Health Care Reform will Change Innovation - Not Decrease It

I’ll be part of a panel at the Harvard Business School this weekend on the potential impact of health care reform on innovation and investment of private equity in health care.   I’ve heard a lot of concern and hand-wringing over whether managing health care costs would decrease life-saving innovation that nourishes the ‘knowledge economy’ of the US.  The worry is especially intense in Massachusetts, with our economy deeply dependent upon health care delivery, and pharmaceutical, medical device and basic science research.

While it seems that the brakes are on health care reform right now, I wanted to share my perspective on how health care reform and meaningful cost control could impact innovation.

First of all – the need to lower the rate of inflation in health care cost is real.  Medicare is a giant deficit-generating machine for the federal government. The Medicare trust fund will have a negative balance in just a few years, and states cannot afford rapid rates of increase in Medicaid costs. US manufacturers send their work overseas in part because of high US health care costs.  Many Americans are uninsured, and more are underinsured.   Americans have effectively gotten no real wage increases since 1988 while productivity has soared; this extra wealth has been used for health care expenses.

Things that are unsustainable don’t continue forever, and medical costs can’t continue to rise at a rate far higher than inflation.  If they do, they crowd out other meaningful uses for our resources.   A dollar wasted in health care could have been better deployed in education or in infrastructure investment – and either of these is likely to spur more innovation.

In the US, there have been examples of big disruptions in health care revenue – and these have not led to a decrease in innovation. Rather they have led to a change in innovation.

The transition of Medicare inpatient payments from a “cost plus” basis to a ‘diagnosis related group’ (DRG) payment method in the early 1980s led to dramatic changes and innovations in health care.  Under the “cost plus” system, hospitals were rewarded for capital investment that increased the cost basis – and there were cranes all over the country building new medical meccas to be funded by Medicare.   Under the DRG system, hospitals were paid a fixed fee for each hospitalization, and so they innovated to decrease lengths of stay.  The fruits of this transformation in hospital payment included minimally invasive surgery, ambulatory surgery centers, and home intravenous therapy for infections and other maladies that once required a hospitalization.  So – a decrease in health care payments led to system changes, and an opportunity to innovate that was different (but not less) than under the previous system.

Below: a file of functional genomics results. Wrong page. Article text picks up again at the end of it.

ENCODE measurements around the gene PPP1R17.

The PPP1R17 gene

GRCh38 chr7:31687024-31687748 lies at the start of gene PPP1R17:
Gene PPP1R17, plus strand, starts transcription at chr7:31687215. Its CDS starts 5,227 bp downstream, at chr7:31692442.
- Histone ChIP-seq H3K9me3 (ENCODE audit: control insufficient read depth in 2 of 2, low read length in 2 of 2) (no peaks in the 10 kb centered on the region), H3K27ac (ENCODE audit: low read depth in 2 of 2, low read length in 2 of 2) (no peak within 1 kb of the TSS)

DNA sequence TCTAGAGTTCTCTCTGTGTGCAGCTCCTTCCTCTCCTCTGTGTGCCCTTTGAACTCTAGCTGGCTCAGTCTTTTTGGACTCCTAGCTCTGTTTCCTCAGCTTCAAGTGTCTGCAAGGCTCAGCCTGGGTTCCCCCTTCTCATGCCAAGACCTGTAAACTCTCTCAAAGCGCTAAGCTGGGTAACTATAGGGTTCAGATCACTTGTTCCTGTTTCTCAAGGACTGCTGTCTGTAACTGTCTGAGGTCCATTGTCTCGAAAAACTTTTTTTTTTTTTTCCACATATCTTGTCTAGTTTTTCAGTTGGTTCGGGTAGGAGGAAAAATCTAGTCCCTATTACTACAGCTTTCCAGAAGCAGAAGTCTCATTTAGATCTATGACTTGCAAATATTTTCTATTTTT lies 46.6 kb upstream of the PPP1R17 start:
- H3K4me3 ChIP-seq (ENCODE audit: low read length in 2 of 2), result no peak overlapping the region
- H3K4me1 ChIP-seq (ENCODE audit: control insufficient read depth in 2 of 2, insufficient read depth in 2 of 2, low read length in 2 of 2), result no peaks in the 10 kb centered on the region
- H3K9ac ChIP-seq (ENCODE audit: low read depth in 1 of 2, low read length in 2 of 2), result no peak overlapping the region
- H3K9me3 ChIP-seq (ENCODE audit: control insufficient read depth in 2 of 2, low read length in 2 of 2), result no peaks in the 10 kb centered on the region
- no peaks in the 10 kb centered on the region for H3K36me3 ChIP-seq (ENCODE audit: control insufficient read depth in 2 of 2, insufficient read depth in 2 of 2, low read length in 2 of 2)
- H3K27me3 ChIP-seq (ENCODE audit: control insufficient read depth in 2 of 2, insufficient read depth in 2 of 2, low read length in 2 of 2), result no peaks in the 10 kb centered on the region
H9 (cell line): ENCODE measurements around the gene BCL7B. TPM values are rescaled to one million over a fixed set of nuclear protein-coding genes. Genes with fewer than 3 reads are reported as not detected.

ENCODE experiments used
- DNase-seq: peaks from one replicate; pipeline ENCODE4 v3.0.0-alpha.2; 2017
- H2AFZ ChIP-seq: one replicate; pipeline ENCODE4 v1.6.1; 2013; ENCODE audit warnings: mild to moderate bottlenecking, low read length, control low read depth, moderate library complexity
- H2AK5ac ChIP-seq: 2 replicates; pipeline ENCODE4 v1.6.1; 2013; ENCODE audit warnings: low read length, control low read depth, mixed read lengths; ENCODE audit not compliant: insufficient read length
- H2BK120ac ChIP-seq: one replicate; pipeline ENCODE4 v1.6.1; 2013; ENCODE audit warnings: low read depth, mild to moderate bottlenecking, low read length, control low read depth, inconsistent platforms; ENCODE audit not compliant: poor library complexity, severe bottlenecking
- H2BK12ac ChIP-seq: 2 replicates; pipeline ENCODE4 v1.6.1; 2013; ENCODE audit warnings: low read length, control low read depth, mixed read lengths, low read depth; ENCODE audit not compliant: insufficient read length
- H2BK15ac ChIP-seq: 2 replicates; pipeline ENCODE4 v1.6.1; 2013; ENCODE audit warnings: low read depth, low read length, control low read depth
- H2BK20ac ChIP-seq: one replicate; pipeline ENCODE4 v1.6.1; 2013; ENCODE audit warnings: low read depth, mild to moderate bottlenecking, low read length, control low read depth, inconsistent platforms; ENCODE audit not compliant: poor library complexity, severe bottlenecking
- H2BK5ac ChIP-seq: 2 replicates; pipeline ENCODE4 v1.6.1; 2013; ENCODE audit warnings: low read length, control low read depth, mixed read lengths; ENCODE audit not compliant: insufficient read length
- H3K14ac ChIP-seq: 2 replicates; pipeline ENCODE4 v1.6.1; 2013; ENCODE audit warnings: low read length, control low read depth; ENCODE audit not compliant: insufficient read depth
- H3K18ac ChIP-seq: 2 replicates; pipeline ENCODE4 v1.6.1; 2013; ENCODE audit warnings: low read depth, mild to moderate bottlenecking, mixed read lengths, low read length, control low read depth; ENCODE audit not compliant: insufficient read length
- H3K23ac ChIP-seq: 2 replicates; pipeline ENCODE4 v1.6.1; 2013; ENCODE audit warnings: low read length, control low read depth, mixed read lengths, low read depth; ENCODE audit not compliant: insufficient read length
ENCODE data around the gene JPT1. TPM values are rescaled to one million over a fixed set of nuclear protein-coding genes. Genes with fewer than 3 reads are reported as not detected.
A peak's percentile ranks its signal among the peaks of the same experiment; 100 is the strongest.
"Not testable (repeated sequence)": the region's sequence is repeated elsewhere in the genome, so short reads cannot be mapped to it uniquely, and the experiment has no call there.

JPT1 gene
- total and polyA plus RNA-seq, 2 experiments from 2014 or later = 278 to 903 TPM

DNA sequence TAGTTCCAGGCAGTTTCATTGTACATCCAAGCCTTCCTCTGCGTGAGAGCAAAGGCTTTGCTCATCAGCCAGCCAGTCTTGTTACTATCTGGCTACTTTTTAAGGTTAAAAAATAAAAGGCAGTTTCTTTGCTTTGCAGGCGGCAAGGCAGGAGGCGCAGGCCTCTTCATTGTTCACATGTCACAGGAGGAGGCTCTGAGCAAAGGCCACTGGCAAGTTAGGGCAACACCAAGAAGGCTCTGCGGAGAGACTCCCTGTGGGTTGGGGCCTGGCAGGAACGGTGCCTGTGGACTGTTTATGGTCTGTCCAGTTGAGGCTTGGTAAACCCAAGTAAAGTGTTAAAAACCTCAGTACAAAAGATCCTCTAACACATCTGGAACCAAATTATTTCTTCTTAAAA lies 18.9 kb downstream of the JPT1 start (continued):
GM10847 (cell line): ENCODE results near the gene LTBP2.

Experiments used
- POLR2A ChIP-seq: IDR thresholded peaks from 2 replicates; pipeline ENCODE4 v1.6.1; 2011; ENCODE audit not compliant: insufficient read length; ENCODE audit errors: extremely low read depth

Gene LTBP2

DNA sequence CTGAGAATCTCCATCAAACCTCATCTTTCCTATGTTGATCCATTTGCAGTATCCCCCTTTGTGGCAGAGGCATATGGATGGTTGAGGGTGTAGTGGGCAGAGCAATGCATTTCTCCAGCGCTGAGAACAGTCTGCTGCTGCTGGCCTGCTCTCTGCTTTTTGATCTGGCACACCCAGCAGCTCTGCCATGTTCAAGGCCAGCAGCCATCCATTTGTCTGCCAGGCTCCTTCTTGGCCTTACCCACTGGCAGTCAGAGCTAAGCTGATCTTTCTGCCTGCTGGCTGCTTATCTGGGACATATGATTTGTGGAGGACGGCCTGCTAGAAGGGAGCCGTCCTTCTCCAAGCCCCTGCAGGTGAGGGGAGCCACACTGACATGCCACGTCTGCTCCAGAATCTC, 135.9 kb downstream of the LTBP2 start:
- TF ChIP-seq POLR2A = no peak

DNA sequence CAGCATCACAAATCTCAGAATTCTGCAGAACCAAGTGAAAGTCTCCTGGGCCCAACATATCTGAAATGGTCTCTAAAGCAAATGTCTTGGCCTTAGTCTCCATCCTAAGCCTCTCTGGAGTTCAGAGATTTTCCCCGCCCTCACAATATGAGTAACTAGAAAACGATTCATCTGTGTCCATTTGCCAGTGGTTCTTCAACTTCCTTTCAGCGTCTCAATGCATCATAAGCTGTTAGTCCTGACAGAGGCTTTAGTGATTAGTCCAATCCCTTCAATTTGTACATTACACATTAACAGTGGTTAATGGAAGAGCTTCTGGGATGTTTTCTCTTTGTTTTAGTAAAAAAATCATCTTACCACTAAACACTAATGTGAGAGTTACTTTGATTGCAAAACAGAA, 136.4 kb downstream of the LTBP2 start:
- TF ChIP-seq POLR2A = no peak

Many other countries impose strict, even ominous, controls on prices.   This has many consequences – and sometimes leads to shortages. However, even draconian price control can lead to increased, not decreased, innovation.   In Japan, the government mandates prices, and lowers prices for services where volume increases sharply.  Japan has an even higher rate of MRI use than the US, and as a result, the “list price” of an MRI is under $100.  Have MRI manufacturers stopped innovating?  Hardly.  Toshiba has developed an MRI unit that is lower powered (less magnetic strength, lower resolution, less computing power) that can be purchased for under $200,000 – compared to multimillion dollar price tags for the most technologically advanced MRIs available in the US.  So  - the low prices didn’t lead to a decrease in innovation – but rather a change in innovation.

Here’s a graphic demonstrating four quadrants of “value” (cost vs. quality).   The upper right always increases value – costs are lower and quality is higher.  Public health interventions usually are in this quadrant, as are pediatric vaccines.   Not much else, I’m afraid – the medical delivery system was designed to improve lives, not to save money.  We can all agree that we want more innovations in the upper right quadrant. 

The lower left quadrant shows unequivocal value destruction – we spend more and get less quality. In retrospect, Vioxx is a good example of this – a medicine just as effective as Ibuprofen, dramatically more expensive, and associated with a substantial increased risk of heart attack.  We can all agree that we want to eliminate spending in the lower left quadrant.

The challenge is the other two quadrants.  Folotyn, a new chemotherapy medicine that costs $30,000 a month and shrinks tumors a bit over a quarter of the time but doesn’t increase life expectancy, is in the lower right quadrant (small increment in quality but large increase in cost).  That’s where innovation has focused in recent years – and that has not made the US health care system “higher value.”

I’d submit that meaningful health care reform (which will come sooner or later, because we can’t afford not to) will move interest and private equity investment into the upper left quadrant.  That’s the “disruptive innovation” quadrant – where we accept innovations like generic drugs and the Toshiba MRI machine that is decrementally cost-effective -  i.e. we get less quality, but the cost savings are dramatic.

In the US, we’re historically not very interested in ‘decrementally cost effective’ innovations.  I think that controlling health care cost inflation is likely to lead to more innovation like the lower quality MRI machine, and less innovation like a new $36,000 a year chemotherapy agent that is not associated with extending life.

I’m at peace with the upper left quadrant.